More importantly, Davidson argues that functions and presumably predicates are not objects. We don't need a referent for things like "the father of".

What about focussing on the sentences? Frege in fact claimed that the meanings of the parts of sentences arise solely from their role in sentences.

Here there is a problem: Frege proposed that the referent of true sentences was the true. Then all true sentences have the same referent! If meaning is somehow made out of reference, and if we adopted this theory, this fails (2+2=4 and 4+4=8 do not have the same meaning, obviously).

So, the obvious move, if we're to keep something like the idea that meaning starts with sentences, is to drop the notion that the meaning is constituted by reference. We'll use Frege's distinction between sense and reference (meaning and reference); and use some basic meanings instead of basic references to explain meaning.

The problem, however, according to Davidson, is that we don't have a good account, or even a start of an account, of how the meaning of sentences is composed of the meaning of words (there is nothing like the story above explaining the meaning/reference of "Two is even" in terms of the reference of "two" and "is even").

We want something like "two" means x and "is even" means y, so we can analyze and explain how "two is even" has meaning and what that meaning is.

Davidson also claims we can't assume meanings of the parts. He is concerned that we will use the meanings of words to fix their reference, and so mix the meaning and reference theories up again. (He also claims meaning can't "do work" in the meaning theory. This is really obscure; I think his point here is that it won't explain anything about meaning if we start by assuming meanings.)

Nor, Davidson claims, will a theory of syntax help. If we had a syntax for a language, and also the meaning of its smallest parts as given, you would think the two would give us the meaning of sentences. He says this is not so because there are sentences like:
Tom believes that Malcolm X was tall.
(my example, not his) that cannot be analyzed with some syntactic analysis. That is, this sentence has a meaning not at all like, "Tom runs to his house," thought they would seem to be similar in syntax (Subject verb object). But otherwise Davidson does not defend his claim that syntax is insufficient.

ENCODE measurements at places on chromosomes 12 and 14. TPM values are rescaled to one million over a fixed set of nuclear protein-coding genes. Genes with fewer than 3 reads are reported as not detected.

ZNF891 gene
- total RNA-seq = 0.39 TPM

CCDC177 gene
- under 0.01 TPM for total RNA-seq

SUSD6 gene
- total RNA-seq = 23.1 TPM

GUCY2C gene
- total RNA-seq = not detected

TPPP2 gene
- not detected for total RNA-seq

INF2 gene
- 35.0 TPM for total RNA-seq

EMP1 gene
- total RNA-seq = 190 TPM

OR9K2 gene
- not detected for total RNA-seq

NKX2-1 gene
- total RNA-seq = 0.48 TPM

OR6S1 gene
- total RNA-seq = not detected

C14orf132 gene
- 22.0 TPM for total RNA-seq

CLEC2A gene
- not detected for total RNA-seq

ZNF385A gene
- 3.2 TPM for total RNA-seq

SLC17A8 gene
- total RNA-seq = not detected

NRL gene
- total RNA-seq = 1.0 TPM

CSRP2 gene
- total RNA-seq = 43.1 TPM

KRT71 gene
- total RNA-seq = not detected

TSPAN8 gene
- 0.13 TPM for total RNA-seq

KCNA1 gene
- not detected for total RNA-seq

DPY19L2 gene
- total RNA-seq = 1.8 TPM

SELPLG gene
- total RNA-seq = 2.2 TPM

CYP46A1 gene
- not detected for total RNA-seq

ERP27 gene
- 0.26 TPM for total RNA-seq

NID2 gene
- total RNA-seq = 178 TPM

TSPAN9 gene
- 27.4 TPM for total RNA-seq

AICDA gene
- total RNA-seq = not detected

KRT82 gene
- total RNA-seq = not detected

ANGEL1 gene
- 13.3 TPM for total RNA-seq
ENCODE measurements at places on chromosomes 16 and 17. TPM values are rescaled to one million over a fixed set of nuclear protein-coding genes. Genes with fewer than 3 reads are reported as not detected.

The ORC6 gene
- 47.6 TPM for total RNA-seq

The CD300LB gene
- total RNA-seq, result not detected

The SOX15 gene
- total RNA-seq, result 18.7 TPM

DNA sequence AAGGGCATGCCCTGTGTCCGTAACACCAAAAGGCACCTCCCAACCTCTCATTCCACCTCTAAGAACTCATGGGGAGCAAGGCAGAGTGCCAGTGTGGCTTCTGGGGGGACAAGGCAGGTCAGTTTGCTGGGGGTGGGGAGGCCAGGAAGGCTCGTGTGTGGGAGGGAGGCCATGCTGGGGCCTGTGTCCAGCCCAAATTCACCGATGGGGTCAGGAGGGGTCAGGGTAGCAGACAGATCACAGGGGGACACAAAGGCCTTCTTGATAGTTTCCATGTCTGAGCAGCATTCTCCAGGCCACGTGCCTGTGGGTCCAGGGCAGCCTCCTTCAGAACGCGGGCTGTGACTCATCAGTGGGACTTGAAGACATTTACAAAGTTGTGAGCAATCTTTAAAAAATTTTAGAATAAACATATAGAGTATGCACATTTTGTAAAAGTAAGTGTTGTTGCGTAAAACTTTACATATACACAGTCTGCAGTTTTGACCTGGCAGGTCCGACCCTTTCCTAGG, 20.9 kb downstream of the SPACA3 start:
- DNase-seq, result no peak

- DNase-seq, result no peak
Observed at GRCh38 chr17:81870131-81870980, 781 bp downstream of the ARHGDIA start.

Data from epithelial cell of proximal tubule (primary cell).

Convention T to the Rescue

What we need, Davidson says, is a recursive theory that will tell us some property that sentences have which relates them one-to-one to some other sentences that we can identify as their "meaning." He says Tarski's convention T can do this. Convention T is a criterion for any theory of truth; Tarski argued any such theory must for every sentence P allow
"P" is true if and only if P
Davidson wants to run with this, and say a theory of meaning can be built on the idea that it will provide a series of sentences of the form
"P" is true if and only if s.
Where s is not the sentence (as it is in Tarski's Convention T), but some kind of analysis of the sentence.

One advantage that Davidson sees is that this approach does not refer to meaning. Meaning is revealed by this theory, but not taken as a primitive.

How would this work? Unstated, but in the background, Davidson is assuming something like Frege and Tarski's logical work. In a standard logic with a semantics (a "model"), you have the smallest basic elements of the language, and then you specify both their meaning or referents, and how they combine with other elements to form meaningful larger formulas (typically, sentences). These rules for combining elements are "recursive" -- which means you can apply them again and again, and form more and more large sentences.

Here's a simple example. Let P and Q be any sentences. Then, we have a recursive syntax that says (P and Q) is a sentence. And a recursive semantics that says that if P is true and if Q is true then (P and Q) is true. Note now that you can make infinitely many sentences, and you can tell what is required for them to be true. For example: ((P and Q) and (P and Q)) is to apply the syntactic rule twice. And so on.

Davidson is imagining that we would undertake something like this for English. We would have a theory of how some basic, smallest parts combined (the syntax) and when those combinations were true or false (the semantics), and this would be a recursive theory so we would then be able to determine for any sentence of this language when it was true (given the truth values of its smallest parts).

This is a huge task, one on which little progress has been made. But Davidson is claiming only that it is possible and it would be a way to understand a theory of meaning.